April 24, 2008

Browsing the Web the old-fashioned way

Author: Federico Kereki

Are you in the mood for some '90s-style Web browsing with no graphic elements? Or, more realistically, do you work with a Linux console and often need to check something on the Web? If so, get acquainted with text-based Web browsers such as w3m, Lynx, and the similarly named Links.

While browsing the Web without a mouse, graphics, fancy fonts, JavaScript, and Java can be sorely restrictive, it can also be quite speedy. If you're a fan of function keys and special commands, you'll be pleased to learn that these browsers provide plenty of shortcuts for every taste. After you gain experience, you'll be able to navigate around with just a few key taps.

All the programs are similar, so once you master one, you can become accustomed to the others quickly. They can usually render tables appropriately, but they're often unable to display frames or other text-positioning mechanisms the way the original HTML designer intended. For example, a page with several frames will display the text vertically, one frame's worth after another.

Lynx, the old warrior

Lynx, which has been around since 1992, is one of the oldest Web tools still in use. (As a frame of reference, Tim Berners-Lee finished the first version of the first browser ever on Christmas day, 1990, so we're really talking about the origins of the Internet here.) Lynx is still in development, with version 2.8.7 in the works. You'll likely find it in all modern distributions. If you use Smart, simply type in smart install lynx to install it.

Type lynx URL to open a page. Keying lynx without any further parameters takes you to the Help screen, where you can move around by using the cursor keys. Take a look at the Lynx User Guide and keystroke commands to view the many available commands. Use h to get to the help screen, and m to go back to the site you were visiting.

You can use the o key to configure Lynx (although you should probably keep the values as they are), the arrow keys to jump from one link to another, the Page Up and Down keys to scroll up and down, and the Enter key to follow a link and make a jump.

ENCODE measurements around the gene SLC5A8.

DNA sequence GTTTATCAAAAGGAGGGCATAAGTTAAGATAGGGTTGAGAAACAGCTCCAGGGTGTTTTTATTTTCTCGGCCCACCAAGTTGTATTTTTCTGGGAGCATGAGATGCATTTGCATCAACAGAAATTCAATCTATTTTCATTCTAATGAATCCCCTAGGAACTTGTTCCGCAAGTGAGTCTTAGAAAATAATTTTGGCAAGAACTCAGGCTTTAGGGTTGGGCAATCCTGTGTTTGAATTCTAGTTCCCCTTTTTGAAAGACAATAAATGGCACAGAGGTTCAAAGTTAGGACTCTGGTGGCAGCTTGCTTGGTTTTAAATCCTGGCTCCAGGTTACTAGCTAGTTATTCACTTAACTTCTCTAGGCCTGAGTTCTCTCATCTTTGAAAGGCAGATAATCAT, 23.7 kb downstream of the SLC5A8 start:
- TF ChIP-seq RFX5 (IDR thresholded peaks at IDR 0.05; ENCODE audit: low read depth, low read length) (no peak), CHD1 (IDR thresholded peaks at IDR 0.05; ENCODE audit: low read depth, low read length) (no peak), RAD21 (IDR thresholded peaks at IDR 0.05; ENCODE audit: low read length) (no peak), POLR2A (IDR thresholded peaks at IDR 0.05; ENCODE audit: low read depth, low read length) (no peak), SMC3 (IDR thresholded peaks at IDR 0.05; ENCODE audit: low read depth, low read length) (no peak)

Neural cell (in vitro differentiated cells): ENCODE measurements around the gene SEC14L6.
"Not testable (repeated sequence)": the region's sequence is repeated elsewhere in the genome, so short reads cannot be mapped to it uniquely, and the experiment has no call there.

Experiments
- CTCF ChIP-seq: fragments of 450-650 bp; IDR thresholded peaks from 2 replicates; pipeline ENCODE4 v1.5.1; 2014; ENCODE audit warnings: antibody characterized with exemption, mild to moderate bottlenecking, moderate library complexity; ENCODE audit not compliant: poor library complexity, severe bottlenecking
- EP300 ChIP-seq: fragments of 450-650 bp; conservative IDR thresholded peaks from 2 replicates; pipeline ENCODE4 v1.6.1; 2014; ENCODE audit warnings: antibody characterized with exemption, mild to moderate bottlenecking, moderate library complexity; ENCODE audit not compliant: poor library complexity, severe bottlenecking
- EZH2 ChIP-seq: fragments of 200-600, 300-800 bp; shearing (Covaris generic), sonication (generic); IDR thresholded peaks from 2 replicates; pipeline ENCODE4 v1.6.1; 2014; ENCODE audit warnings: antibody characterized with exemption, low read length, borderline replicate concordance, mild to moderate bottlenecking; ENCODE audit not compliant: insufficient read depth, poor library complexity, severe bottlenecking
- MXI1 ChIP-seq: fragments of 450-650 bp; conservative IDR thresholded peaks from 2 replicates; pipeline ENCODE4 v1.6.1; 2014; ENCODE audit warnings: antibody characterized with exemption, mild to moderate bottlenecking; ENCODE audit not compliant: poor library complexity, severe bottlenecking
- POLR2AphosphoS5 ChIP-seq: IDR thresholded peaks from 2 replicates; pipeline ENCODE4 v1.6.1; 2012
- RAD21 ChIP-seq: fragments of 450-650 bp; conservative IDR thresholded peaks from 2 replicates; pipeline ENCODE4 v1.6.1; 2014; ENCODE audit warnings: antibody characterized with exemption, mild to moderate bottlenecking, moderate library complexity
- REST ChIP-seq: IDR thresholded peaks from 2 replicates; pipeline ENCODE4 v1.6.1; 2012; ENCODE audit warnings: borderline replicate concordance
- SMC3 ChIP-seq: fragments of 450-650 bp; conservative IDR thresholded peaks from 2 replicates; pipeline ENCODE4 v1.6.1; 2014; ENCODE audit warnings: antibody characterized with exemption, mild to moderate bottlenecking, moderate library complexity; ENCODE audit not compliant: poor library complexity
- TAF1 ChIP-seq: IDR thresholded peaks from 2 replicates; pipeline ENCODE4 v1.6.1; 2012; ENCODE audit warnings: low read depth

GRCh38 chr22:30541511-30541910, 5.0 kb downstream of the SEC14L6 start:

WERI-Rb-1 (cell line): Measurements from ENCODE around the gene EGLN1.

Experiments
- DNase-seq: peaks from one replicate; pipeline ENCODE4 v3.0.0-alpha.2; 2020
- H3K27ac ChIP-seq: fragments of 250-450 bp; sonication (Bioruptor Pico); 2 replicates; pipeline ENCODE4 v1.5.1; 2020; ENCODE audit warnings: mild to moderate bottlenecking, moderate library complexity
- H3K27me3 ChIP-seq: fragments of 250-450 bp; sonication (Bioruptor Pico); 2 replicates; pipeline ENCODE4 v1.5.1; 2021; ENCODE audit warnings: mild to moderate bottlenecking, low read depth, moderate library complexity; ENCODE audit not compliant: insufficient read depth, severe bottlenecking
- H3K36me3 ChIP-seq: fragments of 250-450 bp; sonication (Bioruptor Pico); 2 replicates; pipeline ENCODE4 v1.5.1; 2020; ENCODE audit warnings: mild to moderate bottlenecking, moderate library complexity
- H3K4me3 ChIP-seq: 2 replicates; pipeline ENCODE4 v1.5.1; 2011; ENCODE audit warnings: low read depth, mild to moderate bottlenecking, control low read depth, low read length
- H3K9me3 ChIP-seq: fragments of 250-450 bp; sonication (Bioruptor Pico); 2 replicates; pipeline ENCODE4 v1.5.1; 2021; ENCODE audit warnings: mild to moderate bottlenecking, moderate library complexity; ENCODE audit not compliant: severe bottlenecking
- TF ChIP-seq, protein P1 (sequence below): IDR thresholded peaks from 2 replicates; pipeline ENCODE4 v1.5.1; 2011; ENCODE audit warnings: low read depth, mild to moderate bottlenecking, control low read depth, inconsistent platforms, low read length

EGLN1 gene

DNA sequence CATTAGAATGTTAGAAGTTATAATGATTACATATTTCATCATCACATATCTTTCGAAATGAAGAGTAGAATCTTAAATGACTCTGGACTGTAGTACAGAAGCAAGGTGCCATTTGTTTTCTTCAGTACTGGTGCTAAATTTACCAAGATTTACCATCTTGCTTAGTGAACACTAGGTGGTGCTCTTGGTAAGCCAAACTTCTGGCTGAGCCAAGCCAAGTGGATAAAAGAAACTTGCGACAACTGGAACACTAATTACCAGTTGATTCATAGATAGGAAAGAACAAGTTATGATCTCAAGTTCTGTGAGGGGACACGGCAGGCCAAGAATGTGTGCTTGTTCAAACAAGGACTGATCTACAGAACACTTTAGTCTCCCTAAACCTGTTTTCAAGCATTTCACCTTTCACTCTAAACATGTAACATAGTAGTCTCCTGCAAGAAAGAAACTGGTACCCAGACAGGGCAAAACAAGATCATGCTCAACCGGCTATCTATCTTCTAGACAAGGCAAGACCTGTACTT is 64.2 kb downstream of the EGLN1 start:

w3m, a Japanese browser

w3m, which stands for WWW-wo-Miru, meaning "see the Web" in Japanese, has been around since 1999. The current version is 0.5.2, from May 2007, and it is distributed under the MIT License. You can also use w3m as a GNU Emacs module to check Web pages while you're editing a file. Since it was developed by non-English speakers, w3m is well suited for languages other than English.

w3m boasts a long list of options: press o to check it. Pressing ? takes you to a full help page, and the left arrow key returns you to the page you were viewing. (Check the user manual for all keys.)

w3m's display is somewhat more compact than Lynx's, allowing you to see more text per screen. You can even configure w3m to let you use the mouse for easier navigation.

According to the author, "As w3m's virtues are its small size and rendering speed, adding more features might lose these advantages." However, bug fixing goes on.

Links and its family

Links is a fast text browser that has spawned several other projects, including ELinks and Hacked Links. Links is available under the GNU General Public License (GPL), and its current version is 0.98, with a prerelease 0.99 version also available. Aside from its speed, it offers distinctive features such as the ability to download several files at the same time. It also includes FTP, SSL, and some JavaScript support, though with some distributions, you might have to compile Links on your own to get it. Also, be warned that sites that use JavaScript heavily, such as Gmail's, might not work.

Opening a Web page in Links is simple: type links URL. To get help or to access other functions, press the Escape key; a top-line horizontal menu will appear. Links uses pull-down and pop-up menus a lot, making it easier to work with. You don't have to memorize any keys in order to use Links (although several key commands make your browsing faster) -- just remember the Escape key.


After using graphical browsers such as Firefox, Opera, Safari, or even Internet Explorer, going back to a text browser seems quaint. However, any time you're working in a text-only console and need to check some reference or Google something, you'll appreciate have a text Web browser to work with.


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